Outside of eliminating the known risk factors for BV (sexual intercourse, douching, recent antibiotic use), why is this type of vaginal infection so prone to recur? The explanation for this high rate of recurrence is unclear. Reinfection is possible, but recurrence more likely reflects a failure to eradicate the offending organisms or to reestablish the normal protective vaginal flora. It seems intuitively simple to treat the abnormal overgrowth of anaerobic bacteria, correct the vaginal pH, and call it a day. However, the vaginal environment is more complicated than this. Many clinicians believe that in addition to the reduction in BV-associated bacterial concentration, adequate repletion of the desirable Lactobacillus species must be re-established to fully heal the vaginal microenvironment. This can be accomplished through the initiation of an oral and/or vaginal probiotic, which is a nutritional supplement containing beneficial bacteria that is normally is found in the body. A trained clinician can guide their patients with the selection of the appropriate probiotic, as they are not all created equally. For instance, BV is most often successfully inhibited and treated by certain bacterial species, such as Lactobacillus reuteri and Lactobacillus rhamnosus, as one example. Oral consumption of these specific probiotics has been studied and found to populate the vaginal flora and reduce BV recurrence. It is often recommended that at least four months of oral probiotic administration is needed to fully elucidate this effect.
Newer research in the area of BV has been aimed at the role of biofilm production as a key player in antibiotic resistant BV and its role in recurrence. A biofilm is essentially a highly adherent protective “shell” created by bacteria that provide an anatomic haven protecting bacteria from the effects of antibiotics. The biofilm essentially establishes a foothold in the otherwise hostile environment of the vagina and allows the associated bacteria to thrive. The presence of biofilm development has been observed in several strains of bacteria common to the pathogenesis of BV and has been cited to occur in up to 90% of patients affected by BV.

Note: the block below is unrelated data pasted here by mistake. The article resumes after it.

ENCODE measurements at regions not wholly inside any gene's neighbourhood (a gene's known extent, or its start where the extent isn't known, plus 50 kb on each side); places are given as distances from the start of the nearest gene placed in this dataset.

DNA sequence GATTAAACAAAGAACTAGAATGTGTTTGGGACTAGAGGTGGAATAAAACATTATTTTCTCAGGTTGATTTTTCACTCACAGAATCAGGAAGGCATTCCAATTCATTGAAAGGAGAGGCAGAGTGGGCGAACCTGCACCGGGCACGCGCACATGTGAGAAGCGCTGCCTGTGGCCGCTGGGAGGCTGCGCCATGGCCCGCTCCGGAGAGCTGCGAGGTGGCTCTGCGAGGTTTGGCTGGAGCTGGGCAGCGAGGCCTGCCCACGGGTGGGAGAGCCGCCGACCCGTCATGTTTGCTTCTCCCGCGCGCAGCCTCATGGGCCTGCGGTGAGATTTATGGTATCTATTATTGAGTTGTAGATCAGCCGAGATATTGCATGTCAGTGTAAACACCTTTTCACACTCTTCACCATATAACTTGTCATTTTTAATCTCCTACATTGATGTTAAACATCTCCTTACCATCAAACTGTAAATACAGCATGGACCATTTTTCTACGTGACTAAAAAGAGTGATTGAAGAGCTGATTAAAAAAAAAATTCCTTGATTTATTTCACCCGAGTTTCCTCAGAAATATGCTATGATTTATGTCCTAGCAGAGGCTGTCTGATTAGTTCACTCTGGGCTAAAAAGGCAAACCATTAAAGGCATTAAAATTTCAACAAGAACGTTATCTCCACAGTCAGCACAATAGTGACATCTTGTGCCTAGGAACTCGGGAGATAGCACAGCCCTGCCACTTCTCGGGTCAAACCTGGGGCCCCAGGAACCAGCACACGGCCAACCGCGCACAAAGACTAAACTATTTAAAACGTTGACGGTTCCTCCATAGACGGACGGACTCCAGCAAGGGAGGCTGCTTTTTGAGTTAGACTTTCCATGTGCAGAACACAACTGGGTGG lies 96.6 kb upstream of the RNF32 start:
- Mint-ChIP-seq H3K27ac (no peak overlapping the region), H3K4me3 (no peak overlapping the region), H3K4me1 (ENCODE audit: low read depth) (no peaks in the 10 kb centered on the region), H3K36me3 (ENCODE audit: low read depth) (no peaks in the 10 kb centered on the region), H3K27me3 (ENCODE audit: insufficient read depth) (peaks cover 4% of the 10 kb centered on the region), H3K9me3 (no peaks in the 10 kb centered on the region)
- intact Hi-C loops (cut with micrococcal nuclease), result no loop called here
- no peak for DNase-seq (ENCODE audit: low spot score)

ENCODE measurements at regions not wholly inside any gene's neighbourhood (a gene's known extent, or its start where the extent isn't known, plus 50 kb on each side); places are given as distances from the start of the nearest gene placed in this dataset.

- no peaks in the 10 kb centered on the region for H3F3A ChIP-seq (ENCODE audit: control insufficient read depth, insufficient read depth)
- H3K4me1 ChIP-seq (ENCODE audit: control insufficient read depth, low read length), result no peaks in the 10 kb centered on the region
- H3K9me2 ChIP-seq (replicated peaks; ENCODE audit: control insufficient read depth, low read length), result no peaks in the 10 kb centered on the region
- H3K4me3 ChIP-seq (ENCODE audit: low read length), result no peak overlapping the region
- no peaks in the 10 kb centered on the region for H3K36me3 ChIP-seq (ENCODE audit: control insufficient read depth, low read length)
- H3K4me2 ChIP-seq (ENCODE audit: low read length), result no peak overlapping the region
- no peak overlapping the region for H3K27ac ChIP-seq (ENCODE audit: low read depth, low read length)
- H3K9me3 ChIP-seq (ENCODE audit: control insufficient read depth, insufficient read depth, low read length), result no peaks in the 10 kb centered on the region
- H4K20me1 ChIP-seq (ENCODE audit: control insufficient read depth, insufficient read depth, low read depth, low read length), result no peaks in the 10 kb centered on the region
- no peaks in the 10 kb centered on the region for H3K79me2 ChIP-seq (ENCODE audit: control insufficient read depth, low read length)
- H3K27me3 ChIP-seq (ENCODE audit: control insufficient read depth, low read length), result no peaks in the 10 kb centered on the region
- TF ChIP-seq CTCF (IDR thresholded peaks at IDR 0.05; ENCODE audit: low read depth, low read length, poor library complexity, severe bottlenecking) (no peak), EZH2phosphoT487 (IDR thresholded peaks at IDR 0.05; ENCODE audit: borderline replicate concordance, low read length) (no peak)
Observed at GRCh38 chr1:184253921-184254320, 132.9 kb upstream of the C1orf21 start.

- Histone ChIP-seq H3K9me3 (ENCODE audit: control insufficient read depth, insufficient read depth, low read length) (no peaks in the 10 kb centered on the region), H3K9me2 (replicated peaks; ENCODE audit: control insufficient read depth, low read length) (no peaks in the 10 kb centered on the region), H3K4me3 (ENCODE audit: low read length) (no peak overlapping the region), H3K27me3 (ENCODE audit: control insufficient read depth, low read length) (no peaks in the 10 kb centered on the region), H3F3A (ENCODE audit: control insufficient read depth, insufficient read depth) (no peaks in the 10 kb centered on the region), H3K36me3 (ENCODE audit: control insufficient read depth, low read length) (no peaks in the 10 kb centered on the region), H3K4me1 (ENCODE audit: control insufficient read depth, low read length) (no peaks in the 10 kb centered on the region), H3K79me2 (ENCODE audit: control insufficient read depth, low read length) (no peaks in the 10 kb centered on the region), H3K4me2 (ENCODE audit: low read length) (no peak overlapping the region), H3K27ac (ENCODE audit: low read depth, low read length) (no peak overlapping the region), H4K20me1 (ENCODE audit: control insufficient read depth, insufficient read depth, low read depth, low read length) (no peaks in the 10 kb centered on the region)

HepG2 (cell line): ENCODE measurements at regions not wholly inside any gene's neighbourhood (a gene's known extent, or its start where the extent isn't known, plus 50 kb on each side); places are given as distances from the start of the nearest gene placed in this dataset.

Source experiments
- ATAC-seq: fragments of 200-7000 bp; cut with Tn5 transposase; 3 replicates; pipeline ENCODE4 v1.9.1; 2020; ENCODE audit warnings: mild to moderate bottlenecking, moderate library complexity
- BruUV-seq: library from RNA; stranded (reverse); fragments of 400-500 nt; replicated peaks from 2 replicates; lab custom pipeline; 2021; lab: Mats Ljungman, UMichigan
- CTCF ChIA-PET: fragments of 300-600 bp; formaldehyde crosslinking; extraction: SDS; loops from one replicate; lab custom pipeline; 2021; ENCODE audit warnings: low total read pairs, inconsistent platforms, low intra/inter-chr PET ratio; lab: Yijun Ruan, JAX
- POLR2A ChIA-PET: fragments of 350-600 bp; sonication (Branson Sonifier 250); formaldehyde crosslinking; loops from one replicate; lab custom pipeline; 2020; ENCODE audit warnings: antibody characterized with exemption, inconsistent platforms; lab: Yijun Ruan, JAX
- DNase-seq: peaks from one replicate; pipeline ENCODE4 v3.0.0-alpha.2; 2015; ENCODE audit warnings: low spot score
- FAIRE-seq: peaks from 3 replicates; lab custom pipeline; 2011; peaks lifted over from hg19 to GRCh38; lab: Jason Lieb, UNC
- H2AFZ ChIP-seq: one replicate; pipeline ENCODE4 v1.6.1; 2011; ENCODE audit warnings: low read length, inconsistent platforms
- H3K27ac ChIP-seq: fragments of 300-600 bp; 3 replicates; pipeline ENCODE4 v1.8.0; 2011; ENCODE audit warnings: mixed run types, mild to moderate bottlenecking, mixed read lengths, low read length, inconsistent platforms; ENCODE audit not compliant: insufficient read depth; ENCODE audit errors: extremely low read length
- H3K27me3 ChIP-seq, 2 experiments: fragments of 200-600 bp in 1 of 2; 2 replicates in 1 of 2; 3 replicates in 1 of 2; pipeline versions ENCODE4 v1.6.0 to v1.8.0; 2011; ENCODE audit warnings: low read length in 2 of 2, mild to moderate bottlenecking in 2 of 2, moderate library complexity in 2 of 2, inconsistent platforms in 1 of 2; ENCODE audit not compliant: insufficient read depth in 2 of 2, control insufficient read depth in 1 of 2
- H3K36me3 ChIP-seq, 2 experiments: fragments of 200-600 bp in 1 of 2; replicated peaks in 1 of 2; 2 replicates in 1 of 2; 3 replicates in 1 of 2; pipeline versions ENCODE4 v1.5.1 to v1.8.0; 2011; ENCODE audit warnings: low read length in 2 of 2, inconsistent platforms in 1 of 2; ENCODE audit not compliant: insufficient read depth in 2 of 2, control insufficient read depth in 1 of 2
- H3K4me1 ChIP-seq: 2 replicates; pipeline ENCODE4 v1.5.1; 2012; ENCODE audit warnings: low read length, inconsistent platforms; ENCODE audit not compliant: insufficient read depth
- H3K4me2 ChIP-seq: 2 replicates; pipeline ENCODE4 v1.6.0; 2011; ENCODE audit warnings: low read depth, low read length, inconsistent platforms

In women with persistent BV historically treated with antibiotics alone, addressing biofilm development can be an important component of the treatment protocol. The addition of a natural biofilm disruptor may create a more effective antibiotic or natural antimicrobial therapy, increase the likelihood of resolution, and discourage recurrence. While more research is needed, a phase III clinical trial is currently underway evaluating the issue of biofilm development. Vaginal sachets of N-acetylcysteine are currently being investigated as a natural biofilm disruptor; its application with and without Metronidazole is being evaluated for its effect in the treatment of BV and prevention of recurrence. To date, most research on biofilm development in BV has been limited by animal models or in vitro (test tube) studies.
For women experiencing side effects of metronidazole treatment or those seeking purely natural treatments, oral garlic tablets may also provide an effective alternative to conventional therapies. A recent randomized clinical trial revealed that a daily garlic tablet taken over 7 days was found to be as effective as oral metronidazole in the treatment of BV. While therapeutic effects of garlic on BV were similar to that of metronidazole, the metronidazole group was associated with more complications and side effects of treatment as compared to those who took garlic.
The addition of boric acid may be an additional treatment option in women with chronic or recurrent BV. Boric acid is specially compounded at a special pharmacy and used as a vaginal suppository only; the frequency and duration of treatment varies depending on the patient’s history and presentation. Utilization of a vaginal boric acid suppository alone or in conjunction with oral metronidazole may improve results and prevent recurrent BV. Additionally, specialty or compounded vaginal suppositories may also be recommended by your naturopathic doctor to treat your infection.
If you suspect you may be experiencing vaginitis, it is extremely important to schedule a visit with your naturopathic physician so that the appropriate diagnosis and treatment recommendations can be made. Natural medicine shines in its ability to offer safe and effective therapeutic options to women experiencing BV for the first time or as a recurrent episode.